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National

Ex-Statistics Korea head decries Blue House’s approach

Sept 06,2018
Yoo Gyeong-joon, Former chief of Statistics Korea
Last month, President Moon Jae-in dismissed Statistics Korea Commissioner Hwang Soo-kyeong. The Blue House then appointed Kang Shin-wook, a senior researcher at the Korea Institute for Health and Social Affairs, as her successor. Kang reported to the Blue House that the gap between Korea’s rich and poor is widening.

The opposition Liberty Korea Party is criticizing the move as a scheme to hide the failing results of the income-led growth policy by playing with statistics.

The Ministry of Finance set aside 15.94 billion won ($14.2 million) as the budget for next year’s household survey from Korea’s main statistics agency. Widespread speculation that the Blue House decision was prompted by a series of unfavorable reports produced by the agency, including the recent household survey report, is gaining support, as the new chief is reportedly working to come up with a new household survey.

Many have raised concerns that a frequent change in statistical standards would destroy the independence, neutrality and objectivity of the statistics agency.

The Blue House said it has “no intention to be influence statistics,” but not many are buying its line. The JoongAng Ilbo spoke with Yoo Gyeong-joon, 57, a former chief of Statistics Korea who reformed the statistical guidelines to create the current household income survey. Yoo, a dedicated researcher of labor economics, served as the commissioner from 2015 until July 2017.



Q. The commissioner of Statistics Korea was replaced after just 13 months. Is that common?

A
. No. It’s not a position that can be changed so often, and there is no reason to make frequent replacements either. I have known Hwang for about 30 years. She majored in engineering, but she was involved in a lot of social protests in college. She became a journalist for a labor-oriented paper and then studied labor economics at Soongsil University and the State University of New York at Binghamton. Even after moving from the Korea Labor Institute to the Korea Development Institute, she was a dedicated researcher on the issues of labor and income distribution. She is a person of integrity and perseverance. She may not have the best feel for politics, but she was a very good fit as chief of Statistics Korea.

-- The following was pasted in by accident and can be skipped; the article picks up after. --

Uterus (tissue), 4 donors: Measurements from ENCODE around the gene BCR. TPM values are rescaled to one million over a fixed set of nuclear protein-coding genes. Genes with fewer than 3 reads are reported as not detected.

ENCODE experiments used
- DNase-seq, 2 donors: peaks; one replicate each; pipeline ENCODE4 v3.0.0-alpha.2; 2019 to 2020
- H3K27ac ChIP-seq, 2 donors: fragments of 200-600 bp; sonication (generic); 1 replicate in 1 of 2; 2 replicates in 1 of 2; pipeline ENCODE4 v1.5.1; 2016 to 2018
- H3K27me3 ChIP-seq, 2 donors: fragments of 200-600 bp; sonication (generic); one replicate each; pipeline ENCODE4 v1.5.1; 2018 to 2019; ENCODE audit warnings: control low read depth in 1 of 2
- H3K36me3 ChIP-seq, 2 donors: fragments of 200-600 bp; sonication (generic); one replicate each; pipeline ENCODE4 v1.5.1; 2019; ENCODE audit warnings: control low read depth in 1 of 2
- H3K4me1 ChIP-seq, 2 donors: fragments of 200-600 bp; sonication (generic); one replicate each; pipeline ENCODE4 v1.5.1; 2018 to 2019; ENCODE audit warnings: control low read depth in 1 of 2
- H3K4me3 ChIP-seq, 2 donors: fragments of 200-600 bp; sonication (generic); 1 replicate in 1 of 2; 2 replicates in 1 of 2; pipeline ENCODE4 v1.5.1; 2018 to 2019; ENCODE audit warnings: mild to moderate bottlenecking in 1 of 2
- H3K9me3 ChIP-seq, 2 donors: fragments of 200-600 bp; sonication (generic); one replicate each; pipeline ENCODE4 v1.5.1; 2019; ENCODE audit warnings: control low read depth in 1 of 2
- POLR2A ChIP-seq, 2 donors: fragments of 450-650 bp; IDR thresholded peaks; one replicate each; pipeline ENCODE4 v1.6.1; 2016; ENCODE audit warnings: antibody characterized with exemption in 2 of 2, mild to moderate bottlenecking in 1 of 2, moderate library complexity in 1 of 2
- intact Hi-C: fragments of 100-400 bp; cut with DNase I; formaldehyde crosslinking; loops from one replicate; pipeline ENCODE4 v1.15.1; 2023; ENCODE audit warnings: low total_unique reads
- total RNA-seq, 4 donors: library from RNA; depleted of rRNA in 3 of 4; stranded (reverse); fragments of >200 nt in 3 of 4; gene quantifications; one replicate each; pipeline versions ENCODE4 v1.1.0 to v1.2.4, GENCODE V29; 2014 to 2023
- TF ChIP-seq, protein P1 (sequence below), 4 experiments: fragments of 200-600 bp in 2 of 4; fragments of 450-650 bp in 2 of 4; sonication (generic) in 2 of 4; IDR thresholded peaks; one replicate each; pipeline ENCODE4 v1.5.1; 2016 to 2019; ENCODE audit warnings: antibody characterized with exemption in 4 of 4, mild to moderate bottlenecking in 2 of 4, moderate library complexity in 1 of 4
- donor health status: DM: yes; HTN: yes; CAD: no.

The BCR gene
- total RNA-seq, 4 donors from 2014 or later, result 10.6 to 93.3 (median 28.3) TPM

But the Blue House found a problem with the statistics. The problem was that the statistics failed to reflect the reality of its income-led growth policy.

That is totally not true. It is impossible to distort statistics. There are official sample designs, like the one that the newly appointed chief Kang said he would look into. The basic methods of sample designs cannot be changed, and even if a part is changed, it won’t change the basic trend [of the widening income gap between the rich and poor.] Of course, the widening income gap is a result of both the sluggish Korean economy and corporate restructuring, but we can’t deny that the minimum wage hike had a big influence.



How did the minimum wage increase influence income distribution?